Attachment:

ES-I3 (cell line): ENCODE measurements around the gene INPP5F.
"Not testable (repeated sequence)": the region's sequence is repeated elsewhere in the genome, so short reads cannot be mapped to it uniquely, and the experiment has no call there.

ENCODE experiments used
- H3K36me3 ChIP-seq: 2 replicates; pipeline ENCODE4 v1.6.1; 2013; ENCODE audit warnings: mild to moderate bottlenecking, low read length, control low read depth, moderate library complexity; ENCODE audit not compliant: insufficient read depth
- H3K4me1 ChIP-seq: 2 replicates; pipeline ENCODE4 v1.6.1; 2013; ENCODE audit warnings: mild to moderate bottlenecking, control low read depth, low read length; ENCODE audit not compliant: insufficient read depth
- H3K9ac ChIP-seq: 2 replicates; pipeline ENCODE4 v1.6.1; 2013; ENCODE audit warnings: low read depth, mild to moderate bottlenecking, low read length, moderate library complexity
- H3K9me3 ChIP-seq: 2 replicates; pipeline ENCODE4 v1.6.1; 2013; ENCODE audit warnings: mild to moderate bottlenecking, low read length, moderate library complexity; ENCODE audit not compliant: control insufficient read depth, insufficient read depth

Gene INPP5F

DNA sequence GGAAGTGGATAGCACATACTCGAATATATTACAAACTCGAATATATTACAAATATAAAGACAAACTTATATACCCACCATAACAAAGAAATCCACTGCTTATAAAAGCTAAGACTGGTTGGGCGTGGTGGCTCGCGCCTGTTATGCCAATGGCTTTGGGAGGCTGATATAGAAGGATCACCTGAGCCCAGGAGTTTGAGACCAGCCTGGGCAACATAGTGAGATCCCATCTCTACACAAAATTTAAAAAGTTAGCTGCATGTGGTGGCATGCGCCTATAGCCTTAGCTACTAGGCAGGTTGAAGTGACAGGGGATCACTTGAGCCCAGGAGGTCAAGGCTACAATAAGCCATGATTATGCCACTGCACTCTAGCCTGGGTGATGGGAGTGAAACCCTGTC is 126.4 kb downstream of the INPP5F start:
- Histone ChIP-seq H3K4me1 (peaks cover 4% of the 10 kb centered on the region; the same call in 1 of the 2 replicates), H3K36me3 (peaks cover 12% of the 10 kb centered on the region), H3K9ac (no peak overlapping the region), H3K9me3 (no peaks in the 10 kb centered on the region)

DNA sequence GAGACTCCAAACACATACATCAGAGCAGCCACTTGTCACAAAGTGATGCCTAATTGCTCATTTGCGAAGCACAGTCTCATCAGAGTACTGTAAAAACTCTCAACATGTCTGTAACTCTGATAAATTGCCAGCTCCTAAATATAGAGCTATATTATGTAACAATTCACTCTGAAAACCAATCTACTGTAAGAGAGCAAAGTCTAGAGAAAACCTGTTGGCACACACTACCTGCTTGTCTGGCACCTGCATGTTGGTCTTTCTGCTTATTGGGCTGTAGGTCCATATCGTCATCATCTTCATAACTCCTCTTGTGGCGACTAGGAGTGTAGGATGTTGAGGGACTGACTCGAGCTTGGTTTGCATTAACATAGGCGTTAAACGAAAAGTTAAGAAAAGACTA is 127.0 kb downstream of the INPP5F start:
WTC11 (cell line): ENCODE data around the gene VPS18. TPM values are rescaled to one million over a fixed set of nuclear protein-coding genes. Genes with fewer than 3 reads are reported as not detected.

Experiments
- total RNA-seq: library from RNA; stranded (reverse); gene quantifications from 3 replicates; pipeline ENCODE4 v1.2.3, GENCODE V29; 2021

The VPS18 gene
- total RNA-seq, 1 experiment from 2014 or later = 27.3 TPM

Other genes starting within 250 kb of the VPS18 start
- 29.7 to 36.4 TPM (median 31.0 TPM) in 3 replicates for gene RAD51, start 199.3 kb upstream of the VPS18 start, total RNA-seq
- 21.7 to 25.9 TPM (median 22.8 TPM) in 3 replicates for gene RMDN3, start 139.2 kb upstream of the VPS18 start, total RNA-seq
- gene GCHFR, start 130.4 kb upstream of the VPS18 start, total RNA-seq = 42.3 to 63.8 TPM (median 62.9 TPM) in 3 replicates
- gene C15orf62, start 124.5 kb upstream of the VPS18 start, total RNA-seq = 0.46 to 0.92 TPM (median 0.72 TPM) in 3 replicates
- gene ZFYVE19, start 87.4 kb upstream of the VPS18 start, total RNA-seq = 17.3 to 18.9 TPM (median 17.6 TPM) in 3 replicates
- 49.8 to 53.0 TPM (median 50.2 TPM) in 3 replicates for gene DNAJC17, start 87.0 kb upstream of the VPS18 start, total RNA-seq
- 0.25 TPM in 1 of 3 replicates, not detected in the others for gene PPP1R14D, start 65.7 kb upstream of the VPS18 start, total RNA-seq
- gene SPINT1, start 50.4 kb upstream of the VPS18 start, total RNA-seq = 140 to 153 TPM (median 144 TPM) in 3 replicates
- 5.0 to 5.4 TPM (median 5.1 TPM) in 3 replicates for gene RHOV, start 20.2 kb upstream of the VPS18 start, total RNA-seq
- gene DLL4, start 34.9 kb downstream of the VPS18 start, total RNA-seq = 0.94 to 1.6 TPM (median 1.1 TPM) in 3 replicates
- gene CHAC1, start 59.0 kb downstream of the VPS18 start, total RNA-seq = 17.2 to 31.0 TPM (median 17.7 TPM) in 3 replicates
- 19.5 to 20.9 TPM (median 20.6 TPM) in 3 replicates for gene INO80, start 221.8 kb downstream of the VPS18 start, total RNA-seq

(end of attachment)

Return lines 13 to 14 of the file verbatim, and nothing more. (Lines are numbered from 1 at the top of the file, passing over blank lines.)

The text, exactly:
Experiments
- total RNA-seq: library from RNA; stranded (reverse); gene quantifications from 3 replicates; pipeline ENCODE4 v1.2.3, GENCODE V29; 2021